Jonathan Heaton is an International Society of Arboriculture-certified arborist working for Bartlett Tree Experts in St. Paul, Minn. He can be reached at jheaton@bartlett.com or on twitter @mnarborist.

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Tips for Winter Tree & Shrub Care
by Jonathan Heaton       #Trees   #Winter


Narrow angles at branch unions will develop into weak branches when mature.

Winter can be a difficult time for our trees and shrubs. Cold weather, snow, wind and more threaten their health. I’ve seen too many trees and shrubs lost that could have been saved with the right care. By caring for the roots, stem and crown you can maintain healthy and attractive plants through the most trying season of the year.


Roots
A healthy root system and good soil to live in is the critical foundation for plant health. Preventative care during the growing season will help to protect the root system during winter. (If you missed it last year, put it on your to-do list for the coming season.)

Good soil has pore space, which means it is not compacted and has pockets of air, organic matter and plenty of nutrients. I always order a full soil analysis to test for macro and micro nutrients, pH, organic matter, and, if I suspect it’s a problem, salt levels.

Protect the root zone with a 2 to 4 inch layer of mulch. Keep mulch a few inches away from the stems or branches of shrubs and the trunks of trees. Mulch improves moisture retention during the growing season and helps keep the roots from freezing in the winter. Mulch also adds organic matter over time. Adding a thin layer of compost over your yard each year will improve the soil significantly.

Avoid any kind of plastic or fabric over the root zone. Water regularly when there is no rain, as late into the season as possible. Trees prefer a slow, deep soaking equivalent to at least 1 inch of rain a week — or 5 gallons per square yard. Automatic sprinklers usually don’t provide enough water.

If nutrients are low, you can apply the appropriate fertilizer to the soil surface, but it’s best to mix it in water and inject the solution beneath the surface. You’ll need a professional service for this. If the pH is too high or alkaline, apply sulfur, or if too low or acidic, apply lime, in small amounts several times during the year. Trees have good natural defenses, but they need the right growing environment to take up the nutrients they need to stay healthy.


Winter chemical threats
This time of year a big threat to the roots is salt from deicing products. High levels of sodium will dry out plants even when water is plentiful. Don’t use more salt than you need to melt the ice, and mix salt with abrasives, such as sand. Where possible, drain salted areas away from plants. You can also purchase deicers, such as calcium chloride, which are not sodium based. Plant salt-tolerant species near roadways or put up barriers to protect from salt spray. If an area has been exposed to a lot of salt, apply gypsum and irrigate in the spring.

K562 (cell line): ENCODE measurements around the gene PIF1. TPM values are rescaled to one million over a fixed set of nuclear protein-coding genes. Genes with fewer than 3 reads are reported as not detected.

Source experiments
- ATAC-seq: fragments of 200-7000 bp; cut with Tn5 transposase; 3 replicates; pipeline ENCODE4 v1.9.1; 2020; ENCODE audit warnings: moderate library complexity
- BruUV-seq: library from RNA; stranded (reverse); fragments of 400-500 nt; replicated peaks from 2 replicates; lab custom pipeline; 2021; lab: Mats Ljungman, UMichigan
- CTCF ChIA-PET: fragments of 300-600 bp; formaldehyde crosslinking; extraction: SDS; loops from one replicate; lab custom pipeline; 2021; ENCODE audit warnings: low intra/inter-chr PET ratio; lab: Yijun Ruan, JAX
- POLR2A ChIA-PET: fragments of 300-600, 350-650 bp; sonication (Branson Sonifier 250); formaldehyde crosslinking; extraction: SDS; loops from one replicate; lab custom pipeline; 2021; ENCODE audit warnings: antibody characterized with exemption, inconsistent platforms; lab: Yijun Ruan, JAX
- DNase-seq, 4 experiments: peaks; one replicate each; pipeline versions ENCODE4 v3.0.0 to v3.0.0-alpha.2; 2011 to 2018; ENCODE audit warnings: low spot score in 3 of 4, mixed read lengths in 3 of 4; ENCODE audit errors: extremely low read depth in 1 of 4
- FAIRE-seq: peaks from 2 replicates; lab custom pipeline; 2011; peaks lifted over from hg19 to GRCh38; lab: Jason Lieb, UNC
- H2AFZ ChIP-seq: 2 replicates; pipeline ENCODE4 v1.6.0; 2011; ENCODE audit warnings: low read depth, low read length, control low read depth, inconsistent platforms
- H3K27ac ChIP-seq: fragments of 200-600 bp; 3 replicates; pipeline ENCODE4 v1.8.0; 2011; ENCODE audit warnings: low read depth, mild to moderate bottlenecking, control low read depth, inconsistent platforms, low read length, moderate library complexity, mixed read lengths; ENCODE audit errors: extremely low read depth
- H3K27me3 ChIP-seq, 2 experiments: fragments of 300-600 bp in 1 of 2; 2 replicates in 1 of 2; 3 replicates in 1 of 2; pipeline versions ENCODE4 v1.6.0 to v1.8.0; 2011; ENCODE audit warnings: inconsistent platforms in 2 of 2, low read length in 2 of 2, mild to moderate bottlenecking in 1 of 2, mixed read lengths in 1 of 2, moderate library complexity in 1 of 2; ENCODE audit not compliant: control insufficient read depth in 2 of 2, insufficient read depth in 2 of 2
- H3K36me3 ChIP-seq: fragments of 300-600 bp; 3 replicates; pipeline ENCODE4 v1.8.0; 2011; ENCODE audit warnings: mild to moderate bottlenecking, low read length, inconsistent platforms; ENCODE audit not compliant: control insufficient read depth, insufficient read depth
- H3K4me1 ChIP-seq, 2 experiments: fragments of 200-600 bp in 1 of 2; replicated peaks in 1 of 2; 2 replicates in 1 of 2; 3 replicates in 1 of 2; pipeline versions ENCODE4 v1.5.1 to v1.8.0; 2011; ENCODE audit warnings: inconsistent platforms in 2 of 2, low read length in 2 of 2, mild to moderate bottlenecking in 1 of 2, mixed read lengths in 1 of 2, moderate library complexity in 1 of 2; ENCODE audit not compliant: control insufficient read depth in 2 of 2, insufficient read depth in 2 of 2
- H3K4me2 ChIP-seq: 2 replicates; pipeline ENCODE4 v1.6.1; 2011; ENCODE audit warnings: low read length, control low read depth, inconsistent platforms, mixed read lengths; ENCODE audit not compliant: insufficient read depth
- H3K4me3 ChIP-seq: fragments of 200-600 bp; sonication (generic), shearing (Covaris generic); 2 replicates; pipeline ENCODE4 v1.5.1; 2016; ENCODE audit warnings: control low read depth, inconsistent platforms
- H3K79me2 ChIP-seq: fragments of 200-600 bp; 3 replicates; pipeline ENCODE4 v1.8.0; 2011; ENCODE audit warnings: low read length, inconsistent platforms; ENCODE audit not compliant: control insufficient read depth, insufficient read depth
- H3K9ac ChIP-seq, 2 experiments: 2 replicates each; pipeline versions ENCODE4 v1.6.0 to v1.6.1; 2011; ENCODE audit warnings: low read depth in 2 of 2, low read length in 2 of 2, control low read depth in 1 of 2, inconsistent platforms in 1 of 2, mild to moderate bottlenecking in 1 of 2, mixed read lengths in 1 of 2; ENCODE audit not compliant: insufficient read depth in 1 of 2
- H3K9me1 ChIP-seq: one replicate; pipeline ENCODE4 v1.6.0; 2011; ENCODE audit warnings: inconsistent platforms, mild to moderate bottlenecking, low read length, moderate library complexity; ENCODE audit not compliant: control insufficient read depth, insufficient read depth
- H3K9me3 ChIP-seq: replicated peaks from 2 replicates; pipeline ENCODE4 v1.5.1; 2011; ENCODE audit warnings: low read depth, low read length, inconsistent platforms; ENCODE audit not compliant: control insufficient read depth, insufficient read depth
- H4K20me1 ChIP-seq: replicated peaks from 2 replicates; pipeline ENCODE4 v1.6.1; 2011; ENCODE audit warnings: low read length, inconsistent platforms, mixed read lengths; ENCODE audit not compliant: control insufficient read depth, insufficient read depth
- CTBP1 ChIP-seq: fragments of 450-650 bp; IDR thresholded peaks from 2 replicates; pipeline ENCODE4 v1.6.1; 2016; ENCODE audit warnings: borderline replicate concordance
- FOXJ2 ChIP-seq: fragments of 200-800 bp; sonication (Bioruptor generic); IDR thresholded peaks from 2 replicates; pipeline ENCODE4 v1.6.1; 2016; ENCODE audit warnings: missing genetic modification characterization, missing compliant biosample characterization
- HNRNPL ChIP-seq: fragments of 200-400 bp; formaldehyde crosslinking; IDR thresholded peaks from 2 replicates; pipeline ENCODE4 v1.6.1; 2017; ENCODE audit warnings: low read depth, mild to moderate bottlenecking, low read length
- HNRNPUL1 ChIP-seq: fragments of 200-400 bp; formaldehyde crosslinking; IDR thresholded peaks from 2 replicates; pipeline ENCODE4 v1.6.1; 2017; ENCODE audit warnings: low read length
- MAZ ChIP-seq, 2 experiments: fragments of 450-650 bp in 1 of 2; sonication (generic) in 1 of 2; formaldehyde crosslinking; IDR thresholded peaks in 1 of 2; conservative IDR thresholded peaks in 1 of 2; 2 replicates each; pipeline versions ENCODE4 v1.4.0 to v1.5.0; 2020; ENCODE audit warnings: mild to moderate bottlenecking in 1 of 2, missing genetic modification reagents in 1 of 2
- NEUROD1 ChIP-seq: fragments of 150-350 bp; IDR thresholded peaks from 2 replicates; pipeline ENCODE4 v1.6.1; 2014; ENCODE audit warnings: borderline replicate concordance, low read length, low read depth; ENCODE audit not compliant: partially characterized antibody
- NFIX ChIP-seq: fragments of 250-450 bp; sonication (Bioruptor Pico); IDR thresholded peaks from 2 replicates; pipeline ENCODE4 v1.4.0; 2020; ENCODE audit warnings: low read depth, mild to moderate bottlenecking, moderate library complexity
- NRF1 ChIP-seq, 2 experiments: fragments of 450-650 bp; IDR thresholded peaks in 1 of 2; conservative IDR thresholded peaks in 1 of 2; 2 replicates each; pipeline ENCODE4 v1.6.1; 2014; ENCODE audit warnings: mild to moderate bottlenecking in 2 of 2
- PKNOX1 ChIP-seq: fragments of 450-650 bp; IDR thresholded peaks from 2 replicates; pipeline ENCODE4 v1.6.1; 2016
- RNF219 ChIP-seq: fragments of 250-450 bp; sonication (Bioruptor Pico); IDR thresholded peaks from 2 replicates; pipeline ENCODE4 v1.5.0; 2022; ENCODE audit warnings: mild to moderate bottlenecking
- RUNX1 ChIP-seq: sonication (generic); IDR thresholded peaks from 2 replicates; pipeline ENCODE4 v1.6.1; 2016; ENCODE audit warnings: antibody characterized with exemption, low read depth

Stem
Animals, such as voles and rabbits, like to chew on stems of many plants. Protect stems by wrapping them with soft fabric or paper. This also helps to prevent frost cracking on thin-barked species, such as maple. Be sure to remove any wrap on the trunk in the spring.

You can also put up a wire fence around plants that need protection. Bury the fence a few inches underground and make sure it will be 1 to 2 feet higher than the snow. Repellants with thiram can be sprayed on the trunk, branches and foliage in cases where other protection is not practical or desirable.

Protect your plants from snow removal equipment by marking the edges of areas being plowed with stakes. Designate where snow should be pushed away from plants. Avoid aiming your snow blower directly at the trunks of trees, as snow and ice can be very abrasive.


Crown
Winter is a great time to care for the crown with pruning. Focus on developing a strong central leader, good branch spacing and removing branches with weak or narrow attachments. Dense branches can be thinned to reduce the amount of wind, snow and ice they will catch. Dead branches can also be removed. If you find them hard to spot when the leaves are gone focus on the buds—dead branches won’t have any.

In cases where pruning cannot correct weak limbs, structural support can be installed. In large trees, high-strength steel cable is attached to bolts that go completely through the limb. Cabling should be left to professionals.


Crimp and washer (newly installed) are used for a wire support system between weak branches.

Side view of wire support system.
Side view of wire support system.

Evergreens can catch large amounts of snow, causing limbs to break. Gently brush off the snow. Some evergreens, such as arborvitae (Thuja spp.) splay easily. These can be wrapped tightly with twine or burlap to keep the branches intact.

Evergreens can also be sensitive to winter burn. This is caused when it is warm enough for the needles to lose moisture, but the soil is too cold for the plant to absorb water. The dried out needles turn brown. Minimize moisture loss by wrapping with burlap or protecting the windward side of the plant with a barrier.

Despite the challenges of winter, diligent care can help to ensure you will enjoy them year round.

A version of this article appeared in a January/February 2013 print edition of State-by-State Gardening.
Photography courtesy of Jonathan Heaton.

 

Posted: 01/01/14   RSS | Print

 

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